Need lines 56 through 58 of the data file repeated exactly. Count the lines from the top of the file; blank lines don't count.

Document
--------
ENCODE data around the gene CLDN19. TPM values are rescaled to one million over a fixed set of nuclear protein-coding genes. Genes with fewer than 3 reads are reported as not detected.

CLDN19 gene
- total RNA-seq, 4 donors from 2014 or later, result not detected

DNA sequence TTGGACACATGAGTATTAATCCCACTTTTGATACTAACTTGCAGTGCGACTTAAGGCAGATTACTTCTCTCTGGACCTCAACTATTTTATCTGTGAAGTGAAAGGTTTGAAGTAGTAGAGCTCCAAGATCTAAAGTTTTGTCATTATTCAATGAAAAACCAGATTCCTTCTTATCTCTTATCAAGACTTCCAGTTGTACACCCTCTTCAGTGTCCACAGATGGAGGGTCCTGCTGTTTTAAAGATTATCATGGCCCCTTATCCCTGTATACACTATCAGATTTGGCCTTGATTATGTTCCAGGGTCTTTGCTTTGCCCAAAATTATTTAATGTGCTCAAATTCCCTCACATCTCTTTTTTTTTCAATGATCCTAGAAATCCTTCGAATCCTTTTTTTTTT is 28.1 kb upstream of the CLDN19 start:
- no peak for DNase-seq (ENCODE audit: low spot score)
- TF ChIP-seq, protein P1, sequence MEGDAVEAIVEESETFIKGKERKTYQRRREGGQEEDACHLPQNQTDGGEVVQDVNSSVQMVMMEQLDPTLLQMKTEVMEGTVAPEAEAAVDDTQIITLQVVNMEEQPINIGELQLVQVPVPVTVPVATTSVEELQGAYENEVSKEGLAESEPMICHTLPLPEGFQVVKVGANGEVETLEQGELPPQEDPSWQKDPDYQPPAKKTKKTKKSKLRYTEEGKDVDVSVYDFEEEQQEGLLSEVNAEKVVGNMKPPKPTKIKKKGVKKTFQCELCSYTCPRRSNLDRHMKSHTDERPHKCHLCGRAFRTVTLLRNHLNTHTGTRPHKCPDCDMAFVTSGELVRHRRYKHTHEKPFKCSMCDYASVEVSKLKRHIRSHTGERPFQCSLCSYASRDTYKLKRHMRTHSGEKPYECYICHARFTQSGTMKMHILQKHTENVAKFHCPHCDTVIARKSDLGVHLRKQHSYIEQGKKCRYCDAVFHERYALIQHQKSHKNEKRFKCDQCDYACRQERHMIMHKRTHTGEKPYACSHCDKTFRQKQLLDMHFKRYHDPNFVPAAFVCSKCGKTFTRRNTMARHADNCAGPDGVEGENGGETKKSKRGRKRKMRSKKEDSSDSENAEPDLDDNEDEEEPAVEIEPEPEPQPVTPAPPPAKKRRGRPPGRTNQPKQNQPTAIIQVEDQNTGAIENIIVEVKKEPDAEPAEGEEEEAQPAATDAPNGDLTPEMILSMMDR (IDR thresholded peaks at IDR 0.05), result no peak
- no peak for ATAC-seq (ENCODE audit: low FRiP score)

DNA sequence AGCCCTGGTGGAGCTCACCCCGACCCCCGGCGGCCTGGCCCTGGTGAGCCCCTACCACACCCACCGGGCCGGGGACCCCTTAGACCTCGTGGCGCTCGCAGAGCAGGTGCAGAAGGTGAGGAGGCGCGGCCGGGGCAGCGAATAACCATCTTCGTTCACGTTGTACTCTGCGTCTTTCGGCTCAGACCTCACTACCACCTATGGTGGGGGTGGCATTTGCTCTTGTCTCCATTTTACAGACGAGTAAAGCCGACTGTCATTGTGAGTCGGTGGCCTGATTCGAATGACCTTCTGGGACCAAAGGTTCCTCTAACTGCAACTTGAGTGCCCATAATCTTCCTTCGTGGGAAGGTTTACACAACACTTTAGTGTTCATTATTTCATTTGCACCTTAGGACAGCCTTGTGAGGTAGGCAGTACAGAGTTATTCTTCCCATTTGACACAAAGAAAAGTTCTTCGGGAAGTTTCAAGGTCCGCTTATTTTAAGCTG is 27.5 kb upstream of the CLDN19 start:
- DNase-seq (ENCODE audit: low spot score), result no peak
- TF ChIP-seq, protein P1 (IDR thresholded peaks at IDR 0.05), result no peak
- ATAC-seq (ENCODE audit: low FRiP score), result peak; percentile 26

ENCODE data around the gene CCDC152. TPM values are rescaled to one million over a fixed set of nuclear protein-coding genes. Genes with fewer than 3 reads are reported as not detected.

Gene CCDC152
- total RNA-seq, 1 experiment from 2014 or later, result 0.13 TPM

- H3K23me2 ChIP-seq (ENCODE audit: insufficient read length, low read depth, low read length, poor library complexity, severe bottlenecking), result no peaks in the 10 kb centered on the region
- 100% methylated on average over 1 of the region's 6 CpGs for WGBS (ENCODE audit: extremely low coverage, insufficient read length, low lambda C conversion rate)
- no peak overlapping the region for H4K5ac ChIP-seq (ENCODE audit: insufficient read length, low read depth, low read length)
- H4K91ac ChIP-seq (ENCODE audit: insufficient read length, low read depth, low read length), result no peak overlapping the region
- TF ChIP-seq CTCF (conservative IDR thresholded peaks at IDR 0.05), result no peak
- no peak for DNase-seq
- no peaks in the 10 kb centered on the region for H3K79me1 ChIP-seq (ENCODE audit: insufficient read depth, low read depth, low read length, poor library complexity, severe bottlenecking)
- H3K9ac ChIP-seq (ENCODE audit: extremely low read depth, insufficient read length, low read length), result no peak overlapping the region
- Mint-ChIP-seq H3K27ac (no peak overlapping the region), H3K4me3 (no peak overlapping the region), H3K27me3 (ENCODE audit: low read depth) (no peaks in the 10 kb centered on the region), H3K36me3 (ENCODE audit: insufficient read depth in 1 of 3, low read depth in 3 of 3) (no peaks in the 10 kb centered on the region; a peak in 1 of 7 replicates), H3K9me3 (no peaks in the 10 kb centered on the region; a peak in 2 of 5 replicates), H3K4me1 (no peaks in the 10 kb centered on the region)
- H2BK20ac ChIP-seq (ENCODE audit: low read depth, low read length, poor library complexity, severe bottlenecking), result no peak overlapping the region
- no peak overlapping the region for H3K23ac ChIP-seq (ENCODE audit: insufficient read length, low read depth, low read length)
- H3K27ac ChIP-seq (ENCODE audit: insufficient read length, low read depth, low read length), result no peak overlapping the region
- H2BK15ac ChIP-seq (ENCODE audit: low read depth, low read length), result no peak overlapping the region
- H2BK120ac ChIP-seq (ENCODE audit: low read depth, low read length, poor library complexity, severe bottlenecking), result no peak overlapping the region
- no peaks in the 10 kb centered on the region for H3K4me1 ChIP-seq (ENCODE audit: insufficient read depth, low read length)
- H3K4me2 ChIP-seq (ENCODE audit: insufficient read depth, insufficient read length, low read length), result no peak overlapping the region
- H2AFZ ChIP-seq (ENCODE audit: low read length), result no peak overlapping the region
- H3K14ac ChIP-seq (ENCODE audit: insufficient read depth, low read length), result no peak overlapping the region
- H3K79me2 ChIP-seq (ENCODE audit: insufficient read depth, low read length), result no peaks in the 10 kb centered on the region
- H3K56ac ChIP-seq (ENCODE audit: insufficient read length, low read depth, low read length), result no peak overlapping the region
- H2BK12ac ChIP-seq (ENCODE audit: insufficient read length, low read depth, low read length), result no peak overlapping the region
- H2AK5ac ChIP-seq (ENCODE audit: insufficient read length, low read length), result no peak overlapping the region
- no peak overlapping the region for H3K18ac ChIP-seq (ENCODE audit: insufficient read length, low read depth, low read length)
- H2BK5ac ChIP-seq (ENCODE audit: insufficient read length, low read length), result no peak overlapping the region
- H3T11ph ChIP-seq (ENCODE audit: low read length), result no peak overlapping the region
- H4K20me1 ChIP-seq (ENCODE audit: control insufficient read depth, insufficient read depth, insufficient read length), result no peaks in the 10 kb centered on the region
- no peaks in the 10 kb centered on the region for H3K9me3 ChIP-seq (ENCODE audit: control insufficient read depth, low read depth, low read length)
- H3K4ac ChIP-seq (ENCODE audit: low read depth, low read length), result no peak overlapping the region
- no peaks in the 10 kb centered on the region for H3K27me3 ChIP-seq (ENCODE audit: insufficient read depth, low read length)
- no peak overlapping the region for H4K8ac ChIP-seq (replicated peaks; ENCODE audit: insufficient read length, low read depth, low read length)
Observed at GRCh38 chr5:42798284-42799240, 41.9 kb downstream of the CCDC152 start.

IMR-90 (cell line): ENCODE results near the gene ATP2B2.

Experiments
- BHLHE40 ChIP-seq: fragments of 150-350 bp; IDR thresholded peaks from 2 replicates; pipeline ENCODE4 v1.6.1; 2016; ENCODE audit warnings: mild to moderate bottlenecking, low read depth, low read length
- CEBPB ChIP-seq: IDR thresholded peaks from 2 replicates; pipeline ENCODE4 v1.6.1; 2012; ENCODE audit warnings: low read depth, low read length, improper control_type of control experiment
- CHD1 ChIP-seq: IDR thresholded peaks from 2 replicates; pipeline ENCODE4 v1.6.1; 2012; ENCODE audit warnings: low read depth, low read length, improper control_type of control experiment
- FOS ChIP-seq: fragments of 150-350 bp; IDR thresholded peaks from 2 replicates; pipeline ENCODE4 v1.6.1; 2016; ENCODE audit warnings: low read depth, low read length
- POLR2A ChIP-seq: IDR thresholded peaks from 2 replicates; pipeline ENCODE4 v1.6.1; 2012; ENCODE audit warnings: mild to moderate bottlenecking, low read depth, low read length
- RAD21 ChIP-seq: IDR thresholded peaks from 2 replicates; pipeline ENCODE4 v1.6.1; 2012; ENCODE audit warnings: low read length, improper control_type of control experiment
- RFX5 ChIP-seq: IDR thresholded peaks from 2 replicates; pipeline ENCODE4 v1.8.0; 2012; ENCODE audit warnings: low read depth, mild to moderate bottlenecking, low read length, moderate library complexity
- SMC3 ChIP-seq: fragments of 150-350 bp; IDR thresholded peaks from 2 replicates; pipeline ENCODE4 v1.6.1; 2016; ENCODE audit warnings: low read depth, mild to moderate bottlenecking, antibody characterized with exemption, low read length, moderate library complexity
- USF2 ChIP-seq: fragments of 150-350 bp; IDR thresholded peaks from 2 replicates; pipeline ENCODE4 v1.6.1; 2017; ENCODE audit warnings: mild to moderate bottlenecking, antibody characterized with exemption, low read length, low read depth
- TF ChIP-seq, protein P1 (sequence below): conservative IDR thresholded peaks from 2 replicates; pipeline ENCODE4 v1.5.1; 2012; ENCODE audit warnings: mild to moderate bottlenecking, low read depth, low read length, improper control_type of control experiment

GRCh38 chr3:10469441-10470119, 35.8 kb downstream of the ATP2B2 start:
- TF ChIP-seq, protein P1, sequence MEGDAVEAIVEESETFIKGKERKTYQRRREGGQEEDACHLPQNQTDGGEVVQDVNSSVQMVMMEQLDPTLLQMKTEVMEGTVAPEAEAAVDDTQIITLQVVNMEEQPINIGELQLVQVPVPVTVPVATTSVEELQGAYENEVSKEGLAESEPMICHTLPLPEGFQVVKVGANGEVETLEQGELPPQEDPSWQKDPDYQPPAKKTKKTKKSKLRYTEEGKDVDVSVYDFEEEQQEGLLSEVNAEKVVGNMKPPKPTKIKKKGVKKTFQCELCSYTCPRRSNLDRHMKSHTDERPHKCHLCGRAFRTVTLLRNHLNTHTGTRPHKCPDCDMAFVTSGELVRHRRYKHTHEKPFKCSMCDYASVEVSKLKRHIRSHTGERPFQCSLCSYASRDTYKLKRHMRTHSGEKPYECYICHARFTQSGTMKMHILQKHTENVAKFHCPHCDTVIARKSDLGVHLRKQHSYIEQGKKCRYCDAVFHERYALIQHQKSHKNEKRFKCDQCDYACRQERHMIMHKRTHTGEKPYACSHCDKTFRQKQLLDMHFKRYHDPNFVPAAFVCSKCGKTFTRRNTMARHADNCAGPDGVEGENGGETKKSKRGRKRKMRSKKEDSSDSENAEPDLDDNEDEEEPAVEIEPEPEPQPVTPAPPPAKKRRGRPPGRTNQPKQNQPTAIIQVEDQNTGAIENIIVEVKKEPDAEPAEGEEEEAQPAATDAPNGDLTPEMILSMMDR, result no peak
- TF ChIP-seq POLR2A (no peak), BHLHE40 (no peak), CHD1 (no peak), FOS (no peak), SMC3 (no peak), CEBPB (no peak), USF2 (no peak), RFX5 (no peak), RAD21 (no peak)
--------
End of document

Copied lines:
- USF2 ChIP-seq: fragments of 150-350 bp; IDR thresholded peaks from 2 replicates; pipeline ENCODE4 v1.6.1; 2017; ENCODE audit warnings: mild to moderate bottlenecking, antibody characterized with exemption, low read length, low read depth
- TF ChIP-seq, protein P1 (sequence below): conservative IDR thresholded peaks from 2 replicates; pipeline ENCODE4 v1.5.1; 2012; ENCODE audit warnings: mild to moderate bottlenecking, low read depth, low read length, improper control_type of control experiment

GRCh38 chr3:10469441-10470119, 35.8 kb downstream of the ATP2B2 start: